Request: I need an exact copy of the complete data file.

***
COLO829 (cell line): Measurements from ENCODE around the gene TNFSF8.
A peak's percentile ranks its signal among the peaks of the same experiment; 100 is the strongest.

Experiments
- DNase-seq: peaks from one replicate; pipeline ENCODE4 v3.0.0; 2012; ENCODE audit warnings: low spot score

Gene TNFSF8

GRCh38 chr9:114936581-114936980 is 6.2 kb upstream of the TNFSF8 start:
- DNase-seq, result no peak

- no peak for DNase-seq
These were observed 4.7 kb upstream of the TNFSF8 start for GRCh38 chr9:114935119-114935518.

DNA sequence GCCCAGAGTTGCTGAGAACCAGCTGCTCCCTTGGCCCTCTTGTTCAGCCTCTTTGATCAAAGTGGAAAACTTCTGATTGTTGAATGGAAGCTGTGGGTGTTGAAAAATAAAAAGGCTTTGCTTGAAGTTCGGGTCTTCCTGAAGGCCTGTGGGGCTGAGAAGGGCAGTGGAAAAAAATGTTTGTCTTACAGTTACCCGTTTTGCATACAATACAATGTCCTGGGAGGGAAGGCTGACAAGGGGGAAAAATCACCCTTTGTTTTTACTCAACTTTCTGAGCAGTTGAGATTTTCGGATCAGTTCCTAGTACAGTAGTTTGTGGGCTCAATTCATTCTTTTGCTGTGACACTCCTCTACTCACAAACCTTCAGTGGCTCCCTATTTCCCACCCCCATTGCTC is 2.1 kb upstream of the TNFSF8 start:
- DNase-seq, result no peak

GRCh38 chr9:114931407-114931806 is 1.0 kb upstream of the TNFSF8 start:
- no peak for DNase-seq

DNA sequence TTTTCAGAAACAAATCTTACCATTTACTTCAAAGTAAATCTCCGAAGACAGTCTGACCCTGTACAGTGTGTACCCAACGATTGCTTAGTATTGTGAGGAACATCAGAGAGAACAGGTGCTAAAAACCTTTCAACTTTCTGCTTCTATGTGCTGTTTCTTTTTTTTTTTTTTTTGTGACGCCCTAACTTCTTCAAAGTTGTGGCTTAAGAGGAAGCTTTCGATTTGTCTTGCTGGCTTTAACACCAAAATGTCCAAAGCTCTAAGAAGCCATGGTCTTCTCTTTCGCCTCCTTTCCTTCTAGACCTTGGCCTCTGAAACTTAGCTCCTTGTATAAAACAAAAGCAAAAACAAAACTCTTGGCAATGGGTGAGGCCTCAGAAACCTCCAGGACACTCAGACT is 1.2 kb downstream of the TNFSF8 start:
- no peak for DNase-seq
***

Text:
COLO829 (cell line): Measurements from ENCODE around the gene TNFSF8.
A peak's percentile ranks its signal among the peaks of the same experiment; 100 is the strongest.

Experiments
- DNase-seq: peaks from one replicate; pipeline ENCODE4 v3.0.0; 2012; ENCODE audit warnings: low spot score

Gene TNFSF8

GRCh38 chr9:114936581-114936980 is 6.2 kb upstream of the TNFSF8 start:
- DNase-seq, result no peak

- no peak for DNase-seq
These were observed 4.7 kb upstream of the TNFSF8 start for GRCh38 chr9:114935119-114935518.

DNA sequence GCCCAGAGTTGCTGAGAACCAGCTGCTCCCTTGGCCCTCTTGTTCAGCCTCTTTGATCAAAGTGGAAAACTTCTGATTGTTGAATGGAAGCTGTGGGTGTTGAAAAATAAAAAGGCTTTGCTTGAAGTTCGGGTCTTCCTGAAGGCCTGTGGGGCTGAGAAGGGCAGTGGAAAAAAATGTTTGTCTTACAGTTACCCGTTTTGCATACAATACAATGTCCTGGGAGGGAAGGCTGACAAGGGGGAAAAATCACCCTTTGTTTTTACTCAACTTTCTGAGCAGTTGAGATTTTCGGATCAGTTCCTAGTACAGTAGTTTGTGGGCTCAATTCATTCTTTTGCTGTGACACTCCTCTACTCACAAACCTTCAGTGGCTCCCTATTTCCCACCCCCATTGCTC is 2.1 kb upstream of the TNFSF8 start:
- DNase-seq, result no peak

GRCh38 chr9:114931407-114931806 is 1.0 kb upstream of the TNFSF8 start:
- no peak for DNase-seq

DNA sequence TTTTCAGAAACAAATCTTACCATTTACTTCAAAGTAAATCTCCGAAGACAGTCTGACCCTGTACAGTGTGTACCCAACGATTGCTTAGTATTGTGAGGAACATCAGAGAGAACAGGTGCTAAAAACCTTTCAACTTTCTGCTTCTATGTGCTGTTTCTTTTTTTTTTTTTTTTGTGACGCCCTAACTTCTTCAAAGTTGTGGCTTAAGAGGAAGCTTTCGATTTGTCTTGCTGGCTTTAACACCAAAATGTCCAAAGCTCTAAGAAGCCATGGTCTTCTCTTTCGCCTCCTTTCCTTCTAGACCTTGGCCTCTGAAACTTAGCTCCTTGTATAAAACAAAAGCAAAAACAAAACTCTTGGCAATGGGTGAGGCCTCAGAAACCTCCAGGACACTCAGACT is 1.2 kb downstream of the TNFSF8 start:
- no peak for DNase-seq